"I therefore rest satisfied, and thank God that my lot is to be an American farmer" –J. Hector St. John de Crevecoeur, Letters from an American Farmer (1782).
Hayley Lever (1875-1958), Spring Planting, ca. 1940. Unsigned, oil on panel, 11 1/2″ x 9 1/2″. In a reproduction frame. Two Kennedy Galleries labels pasted on verso, one over the other. Colors bright and fresh.
Provenance: the Manoogian Collection.
A lovely, vibrant oil by an artist who generally defied classification, but who is most closely associated with the Post-Impressionist movement. Hayley Lever was born in Austria and, after some time spent painting near St. Ives, a popular destination for artists from throughout Europe and the United States, Lever emigrated to New York in 1913. He was represented by Macbeth Galleries, was a member of the National Academy of Design, and enjoyed a long teaching career at the Art Students League.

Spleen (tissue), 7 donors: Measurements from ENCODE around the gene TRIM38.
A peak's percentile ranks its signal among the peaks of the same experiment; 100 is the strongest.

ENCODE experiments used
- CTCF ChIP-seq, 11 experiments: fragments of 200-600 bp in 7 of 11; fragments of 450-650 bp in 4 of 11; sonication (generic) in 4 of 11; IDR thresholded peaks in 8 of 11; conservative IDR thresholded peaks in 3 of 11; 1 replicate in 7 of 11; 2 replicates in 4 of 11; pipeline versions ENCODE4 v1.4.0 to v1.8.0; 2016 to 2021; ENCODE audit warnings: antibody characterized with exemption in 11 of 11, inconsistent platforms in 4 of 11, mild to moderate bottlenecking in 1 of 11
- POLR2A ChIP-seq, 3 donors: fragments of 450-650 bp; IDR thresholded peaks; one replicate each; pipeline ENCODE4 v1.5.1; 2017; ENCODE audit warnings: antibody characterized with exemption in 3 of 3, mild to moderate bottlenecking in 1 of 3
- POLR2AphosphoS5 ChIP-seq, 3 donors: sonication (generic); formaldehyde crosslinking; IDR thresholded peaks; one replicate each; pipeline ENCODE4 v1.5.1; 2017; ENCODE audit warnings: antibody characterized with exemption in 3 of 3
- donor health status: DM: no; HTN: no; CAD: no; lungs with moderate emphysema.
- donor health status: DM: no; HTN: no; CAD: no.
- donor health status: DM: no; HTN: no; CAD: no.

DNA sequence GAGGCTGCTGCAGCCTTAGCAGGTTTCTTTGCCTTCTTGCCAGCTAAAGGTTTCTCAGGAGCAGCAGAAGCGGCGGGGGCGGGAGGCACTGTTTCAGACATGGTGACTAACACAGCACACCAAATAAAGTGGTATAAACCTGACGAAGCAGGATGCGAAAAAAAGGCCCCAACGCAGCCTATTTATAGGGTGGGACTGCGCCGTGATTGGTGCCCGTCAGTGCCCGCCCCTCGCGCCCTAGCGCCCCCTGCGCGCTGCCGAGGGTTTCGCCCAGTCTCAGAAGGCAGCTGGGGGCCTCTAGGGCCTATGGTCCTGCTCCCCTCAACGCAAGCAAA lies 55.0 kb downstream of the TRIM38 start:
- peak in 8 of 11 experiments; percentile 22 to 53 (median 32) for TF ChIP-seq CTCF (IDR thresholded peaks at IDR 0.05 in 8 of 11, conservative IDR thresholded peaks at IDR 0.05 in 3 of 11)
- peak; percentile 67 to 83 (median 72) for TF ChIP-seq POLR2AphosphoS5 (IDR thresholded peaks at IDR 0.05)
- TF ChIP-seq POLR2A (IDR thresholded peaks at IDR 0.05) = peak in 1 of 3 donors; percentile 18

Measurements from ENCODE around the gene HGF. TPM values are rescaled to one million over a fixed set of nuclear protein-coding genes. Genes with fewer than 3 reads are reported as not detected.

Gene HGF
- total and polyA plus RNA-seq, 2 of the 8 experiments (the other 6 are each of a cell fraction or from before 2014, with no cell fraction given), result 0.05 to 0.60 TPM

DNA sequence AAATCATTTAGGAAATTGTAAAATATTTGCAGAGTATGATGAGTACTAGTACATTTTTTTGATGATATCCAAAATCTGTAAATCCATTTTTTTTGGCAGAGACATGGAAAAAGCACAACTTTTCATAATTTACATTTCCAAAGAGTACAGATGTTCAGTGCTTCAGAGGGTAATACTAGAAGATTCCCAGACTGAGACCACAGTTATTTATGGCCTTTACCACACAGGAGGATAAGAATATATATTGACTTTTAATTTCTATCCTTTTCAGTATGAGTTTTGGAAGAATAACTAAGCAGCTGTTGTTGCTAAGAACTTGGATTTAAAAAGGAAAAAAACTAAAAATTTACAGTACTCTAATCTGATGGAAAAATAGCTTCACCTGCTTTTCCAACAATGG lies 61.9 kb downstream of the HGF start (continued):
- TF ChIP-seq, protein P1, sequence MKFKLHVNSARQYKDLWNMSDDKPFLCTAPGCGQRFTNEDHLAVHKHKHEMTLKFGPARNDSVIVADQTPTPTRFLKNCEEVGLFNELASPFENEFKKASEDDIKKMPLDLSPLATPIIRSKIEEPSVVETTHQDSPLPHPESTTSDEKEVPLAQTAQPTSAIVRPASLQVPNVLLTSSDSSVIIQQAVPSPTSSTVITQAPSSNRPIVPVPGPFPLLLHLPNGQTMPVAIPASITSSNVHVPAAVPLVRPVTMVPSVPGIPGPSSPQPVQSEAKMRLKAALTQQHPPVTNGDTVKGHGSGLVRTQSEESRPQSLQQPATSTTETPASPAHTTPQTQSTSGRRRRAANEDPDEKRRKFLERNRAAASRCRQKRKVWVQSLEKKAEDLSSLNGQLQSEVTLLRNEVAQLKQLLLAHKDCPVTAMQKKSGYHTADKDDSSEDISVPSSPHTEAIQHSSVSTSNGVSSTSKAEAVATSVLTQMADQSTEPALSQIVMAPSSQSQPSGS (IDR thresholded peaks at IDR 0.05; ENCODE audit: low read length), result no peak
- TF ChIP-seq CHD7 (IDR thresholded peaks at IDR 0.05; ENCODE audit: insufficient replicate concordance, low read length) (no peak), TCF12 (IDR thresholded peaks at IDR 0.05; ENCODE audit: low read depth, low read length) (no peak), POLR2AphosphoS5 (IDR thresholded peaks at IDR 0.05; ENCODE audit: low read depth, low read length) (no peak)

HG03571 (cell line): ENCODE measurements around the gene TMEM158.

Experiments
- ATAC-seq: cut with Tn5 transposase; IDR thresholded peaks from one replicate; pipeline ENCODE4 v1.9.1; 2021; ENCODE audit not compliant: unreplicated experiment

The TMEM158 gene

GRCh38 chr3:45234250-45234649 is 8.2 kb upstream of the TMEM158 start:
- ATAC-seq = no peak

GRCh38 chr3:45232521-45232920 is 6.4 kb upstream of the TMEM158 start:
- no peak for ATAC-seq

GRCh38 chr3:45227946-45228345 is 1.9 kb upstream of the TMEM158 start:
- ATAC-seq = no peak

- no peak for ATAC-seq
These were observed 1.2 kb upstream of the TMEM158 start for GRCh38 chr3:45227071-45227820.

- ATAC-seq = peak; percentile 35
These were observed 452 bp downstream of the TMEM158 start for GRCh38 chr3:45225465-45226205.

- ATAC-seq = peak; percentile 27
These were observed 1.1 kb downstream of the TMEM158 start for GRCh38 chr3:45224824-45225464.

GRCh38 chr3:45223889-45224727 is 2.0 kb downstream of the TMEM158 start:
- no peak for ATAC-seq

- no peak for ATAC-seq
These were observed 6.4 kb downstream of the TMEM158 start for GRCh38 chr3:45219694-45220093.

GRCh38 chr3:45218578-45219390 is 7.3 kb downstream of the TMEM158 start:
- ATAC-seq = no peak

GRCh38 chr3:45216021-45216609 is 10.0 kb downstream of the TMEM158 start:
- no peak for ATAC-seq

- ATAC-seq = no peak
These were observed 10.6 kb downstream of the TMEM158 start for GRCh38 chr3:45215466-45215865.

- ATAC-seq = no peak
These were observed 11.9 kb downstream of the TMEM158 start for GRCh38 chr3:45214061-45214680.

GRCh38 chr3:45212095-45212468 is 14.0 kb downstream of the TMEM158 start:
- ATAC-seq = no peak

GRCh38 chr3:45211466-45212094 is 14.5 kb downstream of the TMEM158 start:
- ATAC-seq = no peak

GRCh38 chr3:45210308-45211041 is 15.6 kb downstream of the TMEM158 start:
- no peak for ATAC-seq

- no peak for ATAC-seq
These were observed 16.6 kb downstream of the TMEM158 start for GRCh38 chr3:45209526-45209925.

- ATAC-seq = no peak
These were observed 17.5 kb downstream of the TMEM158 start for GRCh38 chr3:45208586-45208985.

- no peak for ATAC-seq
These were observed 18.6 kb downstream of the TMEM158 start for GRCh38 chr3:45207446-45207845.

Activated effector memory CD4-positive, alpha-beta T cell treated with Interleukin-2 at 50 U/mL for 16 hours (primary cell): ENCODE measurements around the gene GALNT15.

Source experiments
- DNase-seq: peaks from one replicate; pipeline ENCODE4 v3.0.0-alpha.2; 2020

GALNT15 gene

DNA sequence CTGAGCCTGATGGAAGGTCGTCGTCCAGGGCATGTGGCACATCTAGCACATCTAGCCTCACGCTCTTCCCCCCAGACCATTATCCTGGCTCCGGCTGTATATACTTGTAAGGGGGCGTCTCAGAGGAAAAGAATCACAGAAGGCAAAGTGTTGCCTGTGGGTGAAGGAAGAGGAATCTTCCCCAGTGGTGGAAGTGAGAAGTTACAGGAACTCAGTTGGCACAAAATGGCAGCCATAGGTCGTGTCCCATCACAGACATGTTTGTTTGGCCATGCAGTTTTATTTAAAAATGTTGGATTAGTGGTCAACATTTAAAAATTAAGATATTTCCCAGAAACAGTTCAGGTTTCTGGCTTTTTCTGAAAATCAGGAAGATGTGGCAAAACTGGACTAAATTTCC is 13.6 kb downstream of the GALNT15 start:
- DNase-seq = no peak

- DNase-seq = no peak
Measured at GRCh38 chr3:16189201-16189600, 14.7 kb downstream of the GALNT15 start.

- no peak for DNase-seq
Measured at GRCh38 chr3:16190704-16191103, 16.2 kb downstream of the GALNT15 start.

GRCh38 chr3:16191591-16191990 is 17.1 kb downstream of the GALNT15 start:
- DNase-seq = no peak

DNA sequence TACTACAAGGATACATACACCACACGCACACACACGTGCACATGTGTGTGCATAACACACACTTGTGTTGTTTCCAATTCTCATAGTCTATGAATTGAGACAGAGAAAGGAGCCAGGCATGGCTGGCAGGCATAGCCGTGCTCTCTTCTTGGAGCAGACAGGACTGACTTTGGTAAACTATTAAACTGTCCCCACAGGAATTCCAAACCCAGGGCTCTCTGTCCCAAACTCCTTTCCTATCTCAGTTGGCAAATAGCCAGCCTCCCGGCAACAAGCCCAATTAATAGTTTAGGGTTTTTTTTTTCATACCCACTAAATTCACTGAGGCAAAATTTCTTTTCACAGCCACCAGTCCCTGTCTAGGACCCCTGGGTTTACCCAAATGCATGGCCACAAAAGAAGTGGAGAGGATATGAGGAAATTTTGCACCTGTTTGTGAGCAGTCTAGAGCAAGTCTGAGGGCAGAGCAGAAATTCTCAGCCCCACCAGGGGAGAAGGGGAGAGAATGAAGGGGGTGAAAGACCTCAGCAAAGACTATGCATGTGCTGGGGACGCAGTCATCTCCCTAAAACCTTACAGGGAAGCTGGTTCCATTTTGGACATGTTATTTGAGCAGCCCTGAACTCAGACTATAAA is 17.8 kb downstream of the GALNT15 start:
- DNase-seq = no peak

As Spring Planting demonstrates, Lever’s best sketches and smaller paintings were those that relied most on vigorous design. Here, the stark barren tree presents almost as a portrait subject, while the strip of green and the low buildings temper the mood and add a dash of the pastoral. In all, Spring Planting is an electric combination of design and palette, and is a fine example of the aesthetic that made Lever one of the most recognized artists of the early 20th century.